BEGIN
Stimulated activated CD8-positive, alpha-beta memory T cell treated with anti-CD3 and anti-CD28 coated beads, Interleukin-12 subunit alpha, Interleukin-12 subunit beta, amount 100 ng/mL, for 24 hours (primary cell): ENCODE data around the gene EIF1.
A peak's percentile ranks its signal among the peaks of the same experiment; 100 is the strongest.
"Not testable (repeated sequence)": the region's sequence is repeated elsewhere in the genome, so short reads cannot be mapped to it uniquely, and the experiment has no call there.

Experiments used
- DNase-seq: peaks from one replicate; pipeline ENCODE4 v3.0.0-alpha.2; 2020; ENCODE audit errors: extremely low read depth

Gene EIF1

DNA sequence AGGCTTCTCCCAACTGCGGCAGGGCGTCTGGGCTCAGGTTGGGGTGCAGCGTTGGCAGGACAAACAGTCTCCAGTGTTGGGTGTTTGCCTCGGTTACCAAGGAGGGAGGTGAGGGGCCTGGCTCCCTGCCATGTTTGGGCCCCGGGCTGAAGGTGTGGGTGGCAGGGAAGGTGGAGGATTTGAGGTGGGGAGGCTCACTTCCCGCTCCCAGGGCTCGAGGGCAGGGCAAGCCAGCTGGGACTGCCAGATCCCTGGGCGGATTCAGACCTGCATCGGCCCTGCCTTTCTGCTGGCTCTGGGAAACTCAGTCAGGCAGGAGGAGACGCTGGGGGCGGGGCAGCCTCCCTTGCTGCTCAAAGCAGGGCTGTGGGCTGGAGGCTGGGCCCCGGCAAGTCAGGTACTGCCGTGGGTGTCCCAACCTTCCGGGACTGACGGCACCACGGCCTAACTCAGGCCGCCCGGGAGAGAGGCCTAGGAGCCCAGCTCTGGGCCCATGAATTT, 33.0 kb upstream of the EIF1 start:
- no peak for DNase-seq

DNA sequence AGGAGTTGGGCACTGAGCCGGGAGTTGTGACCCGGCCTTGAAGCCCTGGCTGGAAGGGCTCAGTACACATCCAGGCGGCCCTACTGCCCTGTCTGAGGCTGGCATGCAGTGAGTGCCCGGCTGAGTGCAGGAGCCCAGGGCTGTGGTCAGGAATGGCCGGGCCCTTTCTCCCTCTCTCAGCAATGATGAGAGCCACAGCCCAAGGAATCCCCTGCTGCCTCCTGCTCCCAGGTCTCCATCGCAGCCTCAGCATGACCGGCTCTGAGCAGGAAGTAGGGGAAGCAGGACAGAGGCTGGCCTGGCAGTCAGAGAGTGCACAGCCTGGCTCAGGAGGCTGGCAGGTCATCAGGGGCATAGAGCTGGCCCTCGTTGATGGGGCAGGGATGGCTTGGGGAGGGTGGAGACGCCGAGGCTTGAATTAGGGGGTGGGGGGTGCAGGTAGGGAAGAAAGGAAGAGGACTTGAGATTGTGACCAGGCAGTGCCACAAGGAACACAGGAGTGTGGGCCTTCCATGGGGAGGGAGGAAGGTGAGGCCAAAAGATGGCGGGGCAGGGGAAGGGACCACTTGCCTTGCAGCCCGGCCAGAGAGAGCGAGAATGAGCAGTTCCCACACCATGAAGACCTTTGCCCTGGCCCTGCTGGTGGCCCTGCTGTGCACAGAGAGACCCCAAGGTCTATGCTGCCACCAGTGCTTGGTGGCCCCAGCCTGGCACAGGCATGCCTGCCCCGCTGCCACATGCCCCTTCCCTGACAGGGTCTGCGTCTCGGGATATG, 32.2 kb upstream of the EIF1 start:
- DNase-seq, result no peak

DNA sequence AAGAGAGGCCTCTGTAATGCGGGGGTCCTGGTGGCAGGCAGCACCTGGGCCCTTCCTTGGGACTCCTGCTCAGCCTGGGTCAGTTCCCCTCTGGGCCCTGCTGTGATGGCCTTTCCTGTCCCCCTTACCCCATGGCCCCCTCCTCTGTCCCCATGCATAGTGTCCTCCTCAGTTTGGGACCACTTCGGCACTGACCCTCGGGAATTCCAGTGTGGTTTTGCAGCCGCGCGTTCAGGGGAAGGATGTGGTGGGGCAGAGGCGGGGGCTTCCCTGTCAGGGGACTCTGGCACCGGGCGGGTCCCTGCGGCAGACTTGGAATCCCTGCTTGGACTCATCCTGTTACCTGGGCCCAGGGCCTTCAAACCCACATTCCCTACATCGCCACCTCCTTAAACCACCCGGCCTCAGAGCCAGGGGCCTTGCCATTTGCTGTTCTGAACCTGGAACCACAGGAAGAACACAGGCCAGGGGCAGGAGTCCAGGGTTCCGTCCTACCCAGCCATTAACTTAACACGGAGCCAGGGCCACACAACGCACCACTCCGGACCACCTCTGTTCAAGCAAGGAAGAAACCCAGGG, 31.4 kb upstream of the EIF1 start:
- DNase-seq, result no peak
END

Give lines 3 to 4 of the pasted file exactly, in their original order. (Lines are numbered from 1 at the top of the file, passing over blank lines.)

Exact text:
"Not testable (repeated sequence)": the region's sequence is repeated elsewhere in the genome, so short reads cannot be mapped to it uniquely, and the experiment has no call there.

Experiments used